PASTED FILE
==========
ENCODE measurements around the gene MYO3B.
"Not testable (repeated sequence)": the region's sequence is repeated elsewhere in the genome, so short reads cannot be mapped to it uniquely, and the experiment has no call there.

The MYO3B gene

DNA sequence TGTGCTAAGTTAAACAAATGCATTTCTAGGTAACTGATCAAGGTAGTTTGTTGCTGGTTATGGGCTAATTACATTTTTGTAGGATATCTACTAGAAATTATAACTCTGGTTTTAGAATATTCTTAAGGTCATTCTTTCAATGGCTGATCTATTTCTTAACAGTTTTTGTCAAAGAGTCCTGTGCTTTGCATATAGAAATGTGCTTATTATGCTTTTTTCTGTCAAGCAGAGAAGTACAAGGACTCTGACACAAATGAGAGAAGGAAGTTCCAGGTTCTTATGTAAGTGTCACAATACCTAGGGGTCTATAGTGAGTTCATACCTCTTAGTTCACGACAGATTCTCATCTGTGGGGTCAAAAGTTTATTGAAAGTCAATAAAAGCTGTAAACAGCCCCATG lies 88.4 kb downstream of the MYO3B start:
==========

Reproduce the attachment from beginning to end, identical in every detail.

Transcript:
ENCODE measurements around the gene MYO3B.
"Not testable (repeated sequence)": the region's sequence is repeated elsewhere in the genome, so short reads cannot be mapped to it uniquely, and the experiment has no call there.

The MYO3B gene

DNA sequence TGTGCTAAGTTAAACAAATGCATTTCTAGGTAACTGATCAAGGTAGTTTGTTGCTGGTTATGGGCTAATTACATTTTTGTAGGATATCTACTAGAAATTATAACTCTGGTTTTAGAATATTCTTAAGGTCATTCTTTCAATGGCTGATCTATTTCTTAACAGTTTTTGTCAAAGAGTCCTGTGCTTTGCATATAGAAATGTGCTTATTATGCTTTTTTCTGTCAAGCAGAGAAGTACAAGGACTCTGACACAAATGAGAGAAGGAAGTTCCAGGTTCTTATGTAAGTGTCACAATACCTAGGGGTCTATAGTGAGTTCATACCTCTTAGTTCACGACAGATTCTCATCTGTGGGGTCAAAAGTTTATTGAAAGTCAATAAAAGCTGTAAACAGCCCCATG lies 88.4 kb downstream of the MYO3B start: